The Honey Cake’s Ready – Are You? (Guest Blog)

10 Sep

Shana tova! The holidays are here!

Wait a minute!  Don’t we have another week to get ready?!

Actually, our tradition teaches us that the Hebrew month of Elul, the last month of the Jewish calendar, is a designated time to begin introspection and preparation for the High Holidays. As if we don’t spend enough hours in synagogue on Rosh Hashanah and Yom Kippur doing t’shuva, reflecting on what we’ve done wrong and asking for forgiveness!

T’shuva is often mistranslated as “repentance,” but its direct translation is, “returning.” It’s not just about saying “I’m sorry.” It’s about recognizing what has distanced us from God, from one another, and from our best selves, and doing something to bring us closer once again. We are always going to make mistakes, but what’s important is that we keep returning to who we really are, who we strive to be.

With the beginning of Elul, I have started to reflect on the past year. Last Elul, I was just settling into my new home in Jerusalem, where I was to spend the next 6 months studying at the Pardes Institute of Jewish Studies. Pardes was the perfect place to begin my spiritual return to myself. I went because I wanted to figure out once and for all what I believed, as if I could complete a yes-or-no-questionnaire on who I am. I thought that I needed the texts to tell me the answers, to tell me how I should live and who I should be. I was in the way of my own t’shuva. But after much introspection, I found that more important than answers and certainty is questions and evolution. Concrete answers may be easier to live by, but leaving room for new possibilities elevates our worldview. When we remove the labels from ourselves, we remove them from others. We begin to see people less as “other” and more as fellow human beings. Somewhere in the rabbinic commentary and Talmudic debates, I returned to who I really am, the same person I always was and always will be: a Jew, one who participates in the ancient, holy tradition of wrestling with God – “yisrael.”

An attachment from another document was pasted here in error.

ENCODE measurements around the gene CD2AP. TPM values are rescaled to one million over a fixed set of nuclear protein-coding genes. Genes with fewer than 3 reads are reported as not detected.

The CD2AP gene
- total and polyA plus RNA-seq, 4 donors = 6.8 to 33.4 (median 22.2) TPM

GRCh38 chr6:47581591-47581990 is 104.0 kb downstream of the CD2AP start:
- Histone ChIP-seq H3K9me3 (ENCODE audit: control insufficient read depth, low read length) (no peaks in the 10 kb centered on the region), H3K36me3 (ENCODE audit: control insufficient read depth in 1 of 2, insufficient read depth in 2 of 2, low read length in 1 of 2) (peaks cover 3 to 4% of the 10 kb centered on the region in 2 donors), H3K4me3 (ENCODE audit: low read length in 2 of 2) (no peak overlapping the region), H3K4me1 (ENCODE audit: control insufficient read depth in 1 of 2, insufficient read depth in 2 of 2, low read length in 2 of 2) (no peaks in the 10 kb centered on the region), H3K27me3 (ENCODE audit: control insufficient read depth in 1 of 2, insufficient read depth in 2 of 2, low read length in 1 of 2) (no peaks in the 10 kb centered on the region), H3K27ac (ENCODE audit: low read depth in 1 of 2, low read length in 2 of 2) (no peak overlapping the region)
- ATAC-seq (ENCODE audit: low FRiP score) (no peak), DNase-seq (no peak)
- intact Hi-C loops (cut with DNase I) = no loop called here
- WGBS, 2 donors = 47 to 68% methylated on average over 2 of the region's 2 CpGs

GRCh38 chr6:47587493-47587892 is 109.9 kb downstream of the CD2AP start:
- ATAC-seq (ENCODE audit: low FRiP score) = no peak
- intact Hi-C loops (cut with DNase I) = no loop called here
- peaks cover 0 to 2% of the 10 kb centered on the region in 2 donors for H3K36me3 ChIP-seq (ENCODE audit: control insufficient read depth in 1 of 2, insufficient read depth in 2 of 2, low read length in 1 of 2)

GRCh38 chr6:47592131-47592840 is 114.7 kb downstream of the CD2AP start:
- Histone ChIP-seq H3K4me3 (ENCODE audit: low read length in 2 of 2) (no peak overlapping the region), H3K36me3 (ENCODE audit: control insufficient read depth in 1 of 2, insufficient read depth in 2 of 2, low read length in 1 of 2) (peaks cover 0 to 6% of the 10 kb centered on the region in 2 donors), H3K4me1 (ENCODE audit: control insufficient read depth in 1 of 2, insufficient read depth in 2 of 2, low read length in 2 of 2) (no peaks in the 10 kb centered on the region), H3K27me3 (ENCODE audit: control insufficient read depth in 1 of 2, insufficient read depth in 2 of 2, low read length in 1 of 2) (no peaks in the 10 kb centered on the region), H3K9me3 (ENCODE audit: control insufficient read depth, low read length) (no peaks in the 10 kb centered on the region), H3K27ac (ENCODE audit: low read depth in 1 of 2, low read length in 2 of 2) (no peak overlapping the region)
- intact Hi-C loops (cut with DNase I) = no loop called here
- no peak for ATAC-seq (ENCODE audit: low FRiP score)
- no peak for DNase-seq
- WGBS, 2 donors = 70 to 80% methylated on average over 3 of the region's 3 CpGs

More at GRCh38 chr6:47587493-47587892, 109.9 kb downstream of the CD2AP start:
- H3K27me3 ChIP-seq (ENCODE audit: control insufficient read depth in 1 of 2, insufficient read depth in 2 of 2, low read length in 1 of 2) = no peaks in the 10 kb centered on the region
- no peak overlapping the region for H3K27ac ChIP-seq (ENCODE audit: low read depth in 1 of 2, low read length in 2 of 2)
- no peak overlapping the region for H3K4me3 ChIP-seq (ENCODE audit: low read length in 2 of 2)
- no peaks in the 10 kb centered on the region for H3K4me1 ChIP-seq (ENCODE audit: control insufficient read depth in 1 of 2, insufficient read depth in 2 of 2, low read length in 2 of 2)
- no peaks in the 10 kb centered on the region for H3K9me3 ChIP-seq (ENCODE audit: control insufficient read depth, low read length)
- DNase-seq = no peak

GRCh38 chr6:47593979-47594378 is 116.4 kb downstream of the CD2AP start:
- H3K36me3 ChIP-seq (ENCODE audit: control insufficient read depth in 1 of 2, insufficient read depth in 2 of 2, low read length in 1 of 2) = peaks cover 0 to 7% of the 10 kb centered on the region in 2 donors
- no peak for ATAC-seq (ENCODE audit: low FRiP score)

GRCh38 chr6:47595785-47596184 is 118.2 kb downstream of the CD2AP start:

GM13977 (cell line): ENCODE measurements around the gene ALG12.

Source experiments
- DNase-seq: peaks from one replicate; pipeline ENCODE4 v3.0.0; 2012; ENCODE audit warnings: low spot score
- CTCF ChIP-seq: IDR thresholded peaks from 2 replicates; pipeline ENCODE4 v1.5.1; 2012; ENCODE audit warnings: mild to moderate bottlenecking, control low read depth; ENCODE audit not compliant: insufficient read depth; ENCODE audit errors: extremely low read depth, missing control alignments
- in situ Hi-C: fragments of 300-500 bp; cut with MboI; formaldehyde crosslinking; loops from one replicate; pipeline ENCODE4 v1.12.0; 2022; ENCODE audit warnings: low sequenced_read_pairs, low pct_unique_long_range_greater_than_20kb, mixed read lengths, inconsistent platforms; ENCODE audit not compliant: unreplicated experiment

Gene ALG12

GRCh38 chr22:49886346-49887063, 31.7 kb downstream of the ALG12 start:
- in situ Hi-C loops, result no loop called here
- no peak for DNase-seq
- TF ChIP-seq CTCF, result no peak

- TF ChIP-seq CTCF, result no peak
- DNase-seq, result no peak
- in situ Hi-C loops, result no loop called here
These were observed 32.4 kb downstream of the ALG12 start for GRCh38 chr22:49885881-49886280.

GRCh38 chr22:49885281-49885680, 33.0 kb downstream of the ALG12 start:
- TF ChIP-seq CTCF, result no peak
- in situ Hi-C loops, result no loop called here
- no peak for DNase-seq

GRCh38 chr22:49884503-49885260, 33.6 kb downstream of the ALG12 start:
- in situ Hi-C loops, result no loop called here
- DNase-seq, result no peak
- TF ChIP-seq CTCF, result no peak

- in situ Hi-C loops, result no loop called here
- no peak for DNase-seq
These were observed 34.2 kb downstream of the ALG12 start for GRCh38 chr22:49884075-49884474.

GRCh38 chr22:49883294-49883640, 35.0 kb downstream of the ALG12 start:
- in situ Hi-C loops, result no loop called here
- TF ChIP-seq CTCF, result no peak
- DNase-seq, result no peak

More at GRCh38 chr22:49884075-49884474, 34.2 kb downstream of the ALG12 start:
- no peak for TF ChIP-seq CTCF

Now that I’ve physically returned to my home in Sarasota, I am exploring the ways that I can continue returning to my best self, and I’ve found that one of those ways is teaching. I am honored to give what I’ve learned to my community as the Administrator and one of this year’s instructors for the Federation’s CommuniteenCHAI program, where students will be encouraged to explore their identity by grappling with Jewish ideas, not by blind acceptance of simple answers.

As you begin your reflection this month, what will you do to return to your essence, your highest potential? Will it be learning more about how your personal Jewish path enhances you as a human being? Perhaps this year you might do a little extra research before High Holiday services to find out what all of those prayers are really about and what they mean to you when you say them. Maybe you will commit to spending more time with your family or giving tzedakah to a cause that you really believe in. Now is the time to begin shedding what holds us back so we can be ready to return to our true selves with the birth of the new year.

Amber Ikeman is the Teen Programming and Israel Advocacy Associate at The Jewish Federation of Sarasota-Manatee. She attended the Pardes Institute of Jewish Studies upon graduation from the University of Central Florida in 2011. To read more about Amber’s experience in Israel, click  here.


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